In 1942 her second daughter got married quickly, as was the trend at the time. Kay again made a wedding outfit from scratch after her daughter and her decided on “materials, styles and colours”.

By 1949, towards the end of rationing she looked back and recorded her thoughts: “All gowns, including my own, were complete for the great day, were really something, so much that I marvelled at my capabilities of dressmaking and a four tiered wedding cake into the bargain!”

We are left with this description to imagine the clothes she made.

And what of her own wardrobe?

“From the time I reached 15 years, I had saved up enough money to purchase mustard serge to have a costume made.** I purchased this from a shop called Sultans in Great Passage Street, the cost 3 shillings and 6d.

“A girl, apprentice to the trade, who did odd jobs of work on the side, made up the material at a charge of 5- and very nicely too – I felt a proper “swank” in it.”

And of her own wedding in 1915?

Evening Dress Circa 1900 - 1905 made of Ninon
Evening dress, ca. 1900-05. Made of “ninon” fabric (sheer, delicate material, probably silk in this dress.) This dress is far out of Kay’s reach, made instead for the affluent upper classes.

“Finances in our household were down to zero..to obtain a bridal gown was out of the question, however, material was purchased at a store Willis and Co, on the corner of Waterhouse and Carr Lane.

“Five yards of pale blue ninon*** at a sale, price 9 3/4 per yard. It cost 4 – 8 1/2 d.

“My eldest sister concocted a dress and jacket for me, and the left over pieces were made into two small head bonnets for the bridesmaids who were arrayed in white.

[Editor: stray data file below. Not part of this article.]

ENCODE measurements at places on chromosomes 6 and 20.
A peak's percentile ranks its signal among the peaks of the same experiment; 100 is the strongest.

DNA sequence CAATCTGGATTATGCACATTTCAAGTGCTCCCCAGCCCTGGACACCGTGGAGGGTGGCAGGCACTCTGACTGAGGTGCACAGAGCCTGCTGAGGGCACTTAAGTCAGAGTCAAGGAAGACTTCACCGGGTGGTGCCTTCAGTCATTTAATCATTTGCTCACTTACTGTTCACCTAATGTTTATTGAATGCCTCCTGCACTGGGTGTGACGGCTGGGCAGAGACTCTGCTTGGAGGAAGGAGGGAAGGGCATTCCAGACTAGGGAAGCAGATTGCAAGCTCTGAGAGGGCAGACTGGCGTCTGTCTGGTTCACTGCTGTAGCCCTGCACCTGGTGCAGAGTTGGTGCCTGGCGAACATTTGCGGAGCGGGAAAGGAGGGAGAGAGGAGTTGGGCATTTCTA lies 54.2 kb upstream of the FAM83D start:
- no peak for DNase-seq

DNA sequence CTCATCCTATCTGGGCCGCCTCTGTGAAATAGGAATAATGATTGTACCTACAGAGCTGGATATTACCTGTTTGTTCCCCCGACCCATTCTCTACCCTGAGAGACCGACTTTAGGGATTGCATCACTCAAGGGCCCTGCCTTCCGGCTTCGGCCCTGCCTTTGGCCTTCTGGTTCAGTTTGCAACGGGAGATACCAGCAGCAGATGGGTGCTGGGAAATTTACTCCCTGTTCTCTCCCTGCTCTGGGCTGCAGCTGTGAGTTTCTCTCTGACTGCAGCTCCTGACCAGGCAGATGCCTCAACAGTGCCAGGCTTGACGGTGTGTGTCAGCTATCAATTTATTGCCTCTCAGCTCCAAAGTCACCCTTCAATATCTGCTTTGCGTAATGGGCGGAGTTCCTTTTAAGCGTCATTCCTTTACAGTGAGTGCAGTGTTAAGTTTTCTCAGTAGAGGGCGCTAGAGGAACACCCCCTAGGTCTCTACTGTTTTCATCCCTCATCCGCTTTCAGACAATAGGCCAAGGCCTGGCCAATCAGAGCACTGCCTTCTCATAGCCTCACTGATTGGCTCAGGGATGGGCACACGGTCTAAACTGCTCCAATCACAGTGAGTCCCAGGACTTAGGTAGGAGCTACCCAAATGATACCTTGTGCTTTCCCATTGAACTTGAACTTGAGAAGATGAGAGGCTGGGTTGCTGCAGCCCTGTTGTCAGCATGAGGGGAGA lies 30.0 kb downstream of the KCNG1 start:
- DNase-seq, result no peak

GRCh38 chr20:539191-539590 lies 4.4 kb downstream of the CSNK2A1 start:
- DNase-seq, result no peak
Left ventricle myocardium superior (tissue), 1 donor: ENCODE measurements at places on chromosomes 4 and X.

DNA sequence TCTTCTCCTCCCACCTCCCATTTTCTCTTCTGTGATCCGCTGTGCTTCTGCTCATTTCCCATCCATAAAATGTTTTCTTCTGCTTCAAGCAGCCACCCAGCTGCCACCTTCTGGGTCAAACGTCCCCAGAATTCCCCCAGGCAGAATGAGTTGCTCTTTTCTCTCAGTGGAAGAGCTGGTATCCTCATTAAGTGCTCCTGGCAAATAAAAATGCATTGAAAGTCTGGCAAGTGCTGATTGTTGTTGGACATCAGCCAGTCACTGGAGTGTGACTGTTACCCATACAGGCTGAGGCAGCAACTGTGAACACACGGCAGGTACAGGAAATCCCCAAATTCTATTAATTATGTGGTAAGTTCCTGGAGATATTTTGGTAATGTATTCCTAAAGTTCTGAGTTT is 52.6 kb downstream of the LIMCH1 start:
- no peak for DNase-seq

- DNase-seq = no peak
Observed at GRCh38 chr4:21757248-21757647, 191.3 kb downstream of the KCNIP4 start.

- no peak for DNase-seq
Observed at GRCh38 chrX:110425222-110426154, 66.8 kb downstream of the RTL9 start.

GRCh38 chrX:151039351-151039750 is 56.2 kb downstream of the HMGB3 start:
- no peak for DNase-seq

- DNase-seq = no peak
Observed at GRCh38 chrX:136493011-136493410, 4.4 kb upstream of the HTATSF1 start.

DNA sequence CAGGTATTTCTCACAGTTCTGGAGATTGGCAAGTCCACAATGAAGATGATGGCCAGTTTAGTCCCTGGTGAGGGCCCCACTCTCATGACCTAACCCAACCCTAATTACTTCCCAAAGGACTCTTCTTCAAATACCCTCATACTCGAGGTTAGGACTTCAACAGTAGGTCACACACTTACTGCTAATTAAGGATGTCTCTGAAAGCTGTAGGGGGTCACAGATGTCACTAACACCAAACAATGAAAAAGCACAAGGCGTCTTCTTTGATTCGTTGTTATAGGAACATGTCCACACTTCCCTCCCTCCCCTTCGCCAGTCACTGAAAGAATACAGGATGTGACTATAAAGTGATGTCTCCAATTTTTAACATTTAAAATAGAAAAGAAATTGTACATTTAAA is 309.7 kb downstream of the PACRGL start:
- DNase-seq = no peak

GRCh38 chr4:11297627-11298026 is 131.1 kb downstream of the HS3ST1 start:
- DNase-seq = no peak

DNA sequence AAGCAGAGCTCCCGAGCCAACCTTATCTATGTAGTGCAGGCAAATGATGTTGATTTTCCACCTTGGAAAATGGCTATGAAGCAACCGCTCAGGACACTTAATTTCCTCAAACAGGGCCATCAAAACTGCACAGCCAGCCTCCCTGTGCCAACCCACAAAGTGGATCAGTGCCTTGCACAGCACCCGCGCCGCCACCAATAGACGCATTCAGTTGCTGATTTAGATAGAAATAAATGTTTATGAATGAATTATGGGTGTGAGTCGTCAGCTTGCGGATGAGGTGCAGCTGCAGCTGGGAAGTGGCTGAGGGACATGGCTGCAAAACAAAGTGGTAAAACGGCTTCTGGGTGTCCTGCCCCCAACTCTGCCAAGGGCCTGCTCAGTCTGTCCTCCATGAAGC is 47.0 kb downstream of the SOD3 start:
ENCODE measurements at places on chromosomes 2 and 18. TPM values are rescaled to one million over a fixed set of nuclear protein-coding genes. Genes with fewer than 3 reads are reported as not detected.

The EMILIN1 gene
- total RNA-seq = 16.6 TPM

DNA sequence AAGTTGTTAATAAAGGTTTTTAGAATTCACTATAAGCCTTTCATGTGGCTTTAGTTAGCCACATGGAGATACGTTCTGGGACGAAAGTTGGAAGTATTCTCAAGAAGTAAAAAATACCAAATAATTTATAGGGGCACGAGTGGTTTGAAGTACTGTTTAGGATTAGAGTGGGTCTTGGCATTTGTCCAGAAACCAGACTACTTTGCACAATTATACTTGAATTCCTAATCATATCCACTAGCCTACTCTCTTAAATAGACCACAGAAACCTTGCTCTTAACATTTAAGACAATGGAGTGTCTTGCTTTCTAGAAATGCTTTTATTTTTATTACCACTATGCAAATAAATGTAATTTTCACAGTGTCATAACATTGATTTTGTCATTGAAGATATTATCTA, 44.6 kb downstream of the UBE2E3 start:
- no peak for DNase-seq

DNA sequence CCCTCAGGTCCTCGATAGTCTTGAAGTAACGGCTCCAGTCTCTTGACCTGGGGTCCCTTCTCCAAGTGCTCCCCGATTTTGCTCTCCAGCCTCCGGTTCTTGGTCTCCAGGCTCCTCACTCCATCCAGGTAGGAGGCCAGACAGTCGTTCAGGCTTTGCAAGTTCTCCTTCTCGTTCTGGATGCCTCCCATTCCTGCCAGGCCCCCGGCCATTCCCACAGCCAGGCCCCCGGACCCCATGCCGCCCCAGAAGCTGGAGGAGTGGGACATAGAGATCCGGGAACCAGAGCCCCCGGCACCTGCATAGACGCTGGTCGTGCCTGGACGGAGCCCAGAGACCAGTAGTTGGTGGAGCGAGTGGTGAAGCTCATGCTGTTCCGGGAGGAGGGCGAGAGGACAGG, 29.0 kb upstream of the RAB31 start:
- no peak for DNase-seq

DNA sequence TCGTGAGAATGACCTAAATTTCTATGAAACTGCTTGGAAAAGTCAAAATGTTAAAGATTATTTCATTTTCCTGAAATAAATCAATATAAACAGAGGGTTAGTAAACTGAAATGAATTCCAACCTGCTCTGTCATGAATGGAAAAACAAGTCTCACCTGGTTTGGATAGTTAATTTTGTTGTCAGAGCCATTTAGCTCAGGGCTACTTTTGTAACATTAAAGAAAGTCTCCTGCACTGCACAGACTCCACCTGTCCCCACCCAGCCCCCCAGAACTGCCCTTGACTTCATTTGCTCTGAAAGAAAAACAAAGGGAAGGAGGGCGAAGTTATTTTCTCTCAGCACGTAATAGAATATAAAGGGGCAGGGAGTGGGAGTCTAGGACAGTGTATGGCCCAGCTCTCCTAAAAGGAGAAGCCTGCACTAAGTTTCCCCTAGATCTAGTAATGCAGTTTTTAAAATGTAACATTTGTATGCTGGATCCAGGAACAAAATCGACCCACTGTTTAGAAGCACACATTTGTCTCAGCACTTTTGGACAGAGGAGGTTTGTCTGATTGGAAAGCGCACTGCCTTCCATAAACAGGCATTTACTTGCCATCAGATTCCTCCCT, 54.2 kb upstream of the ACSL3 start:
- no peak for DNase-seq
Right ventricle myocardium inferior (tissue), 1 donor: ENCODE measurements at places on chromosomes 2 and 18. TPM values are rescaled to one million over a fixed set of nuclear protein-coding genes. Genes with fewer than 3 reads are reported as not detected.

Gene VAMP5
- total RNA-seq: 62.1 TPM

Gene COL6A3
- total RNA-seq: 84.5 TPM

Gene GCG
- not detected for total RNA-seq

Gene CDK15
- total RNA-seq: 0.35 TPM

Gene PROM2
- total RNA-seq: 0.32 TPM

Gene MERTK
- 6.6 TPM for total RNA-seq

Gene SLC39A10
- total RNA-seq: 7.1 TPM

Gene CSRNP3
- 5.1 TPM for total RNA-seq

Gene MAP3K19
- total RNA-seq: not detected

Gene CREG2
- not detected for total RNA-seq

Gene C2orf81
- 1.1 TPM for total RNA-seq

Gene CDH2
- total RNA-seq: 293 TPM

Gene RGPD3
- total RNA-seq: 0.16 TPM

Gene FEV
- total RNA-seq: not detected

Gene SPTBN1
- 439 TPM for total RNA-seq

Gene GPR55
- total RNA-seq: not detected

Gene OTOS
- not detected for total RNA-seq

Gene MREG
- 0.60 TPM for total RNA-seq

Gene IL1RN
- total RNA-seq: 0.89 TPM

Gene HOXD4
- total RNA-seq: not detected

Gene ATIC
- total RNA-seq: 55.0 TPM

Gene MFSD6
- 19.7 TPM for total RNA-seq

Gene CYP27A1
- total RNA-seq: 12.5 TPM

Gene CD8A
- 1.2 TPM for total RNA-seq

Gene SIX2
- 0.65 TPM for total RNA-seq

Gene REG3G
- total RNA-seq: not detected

“My ensemble was made up of a straw hat trimmed with forget-me-nots, and a pair of my younger sisters shoes, I carried a bunch of flowers.”

Illustration from Life In Hull From Then Till Now by Kay Pearson.
A snapshot of time. Throughout the book, illustrations and photos of Old Hull are interspersed with Kay’s story. Some do not exist any longer since the Hull Blitz and regeneration of the City in the 50s, 60s and 70s.

Kay doesn’t include any photos of these family occasions, choosing instead to show pictures of Hull which are often faded and hard to make out on the page.

They are interspersed with snippets of programmes from performances she took part in or produced, and photos of herself performing in her later years also.

But one photo of her youngest daughter Betty, exists. It is the final photo in the book. Standing in her back garden, she is dancing for her mother as she took the photo.

She is smiling and holding the skirt of her dancing outfit which has the signs of being hand made also.

I’d ordered Life In Hull From Then Till Now, because I’m interested in Hull’s social history through oral history telling. That’s a phrase that means collecting and studying history through listening to people talking about the past.

Kay started to write aged 81 and that’s exactly what oral history is all about – talking about it and writing it all down. It’s part of the method I’m using in researching the House of Mirelle also.

As Kay said: “people always feature in any walk of life, some times fictitious, however every word you are about to read is fact and has needed no research.”

She was absolutely right.

Page 192 and 193 of Kay Pearson's book Life In Hull From Then Till Now.
The back of the book shows a receipt from a performance at Hull’s Tivoli Theatre on 13th April 1937 and a letterhead for her troupe, The Pearson Juveniles, used throughout the 1930s.

Kay Pearson was a musician, mother and without realising it, a pure social historian of Hull.

© Carrie Henderson 2016

 

** ‘Costume’ in this context describes a skirt suit.

*** ‘Ninon’ is an artificial fabric similar to Rayon.

All images here are reproduced from the book. Although the publishers are no longer active in Hull, acknowledgement goes out to them for the copyright and to Kay Pearson also.